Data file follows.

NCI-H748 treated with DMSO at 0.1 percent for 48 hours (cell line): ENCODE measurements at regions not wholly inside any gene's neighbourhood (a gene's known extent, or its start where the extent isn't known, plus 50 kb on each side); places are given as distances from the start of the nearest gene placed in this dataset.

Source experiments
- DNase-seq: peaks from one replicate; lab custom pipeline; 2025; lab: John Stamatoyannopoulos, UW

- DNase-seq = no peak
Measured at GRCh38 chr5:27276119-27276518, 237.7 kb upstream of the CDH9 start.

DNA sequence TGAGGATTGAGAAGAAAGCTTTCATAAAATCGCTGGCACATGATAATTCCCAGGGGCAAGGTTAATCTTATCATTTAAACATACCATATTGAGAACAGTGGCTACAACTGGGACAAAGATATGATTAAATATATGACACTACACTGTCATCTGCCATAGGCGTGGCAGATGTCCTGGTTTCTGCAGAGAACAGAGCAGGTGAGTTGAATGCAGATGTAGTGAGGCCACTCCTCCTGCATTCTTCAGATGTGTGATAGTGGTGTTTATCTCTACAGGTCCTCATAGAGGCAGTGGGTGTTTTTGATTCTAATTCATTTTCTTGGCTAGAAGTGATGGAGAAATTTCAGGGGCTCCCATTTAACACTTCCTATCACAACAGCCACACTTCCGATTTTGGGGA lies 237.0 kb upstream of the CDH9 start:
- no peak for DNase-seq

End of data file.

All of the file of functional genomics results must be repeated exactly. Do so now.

NCI-H748 treated with DMSO at 0.1 percent for 48 hours (cell line): ENCODE measurements at regions not wholly inside any gene's neighbourhood (a gene's known extent, or its start where the extent isn't known, plus 50 kb on each side); places are given as distances from the start of the nearest gene placed in this dataset.

Source experiments
- DNase-seq: peaks from one replicate; lab custom pipeline; 2025; lab: John Stamatoyannopoulos, UW

- DNase-seq = no peak
Measured at GRCh38 chr5:27276119-27276518, 237.7 kb upstream of the CDH9 start.

DNA sequence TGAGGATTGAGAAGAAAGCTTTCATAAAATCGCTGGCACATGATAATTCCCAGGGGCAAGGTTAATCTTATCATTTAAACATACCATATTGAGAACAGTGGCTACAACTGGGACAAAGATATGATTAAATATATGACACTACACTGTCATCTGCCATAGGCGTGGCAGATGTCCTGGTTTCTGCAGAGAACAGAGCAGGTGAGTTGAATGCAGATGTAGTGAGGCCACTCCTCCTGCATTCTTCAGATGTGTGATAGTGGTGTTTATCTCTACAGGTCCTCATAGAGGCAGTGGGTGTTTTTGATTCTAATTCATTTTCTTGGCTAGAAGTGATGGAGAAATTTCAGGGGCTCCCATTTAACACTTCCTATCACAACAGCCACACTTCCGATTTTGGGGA lies 237.0 kb upstream of the CDH9 start:
- no peak for DNase-seq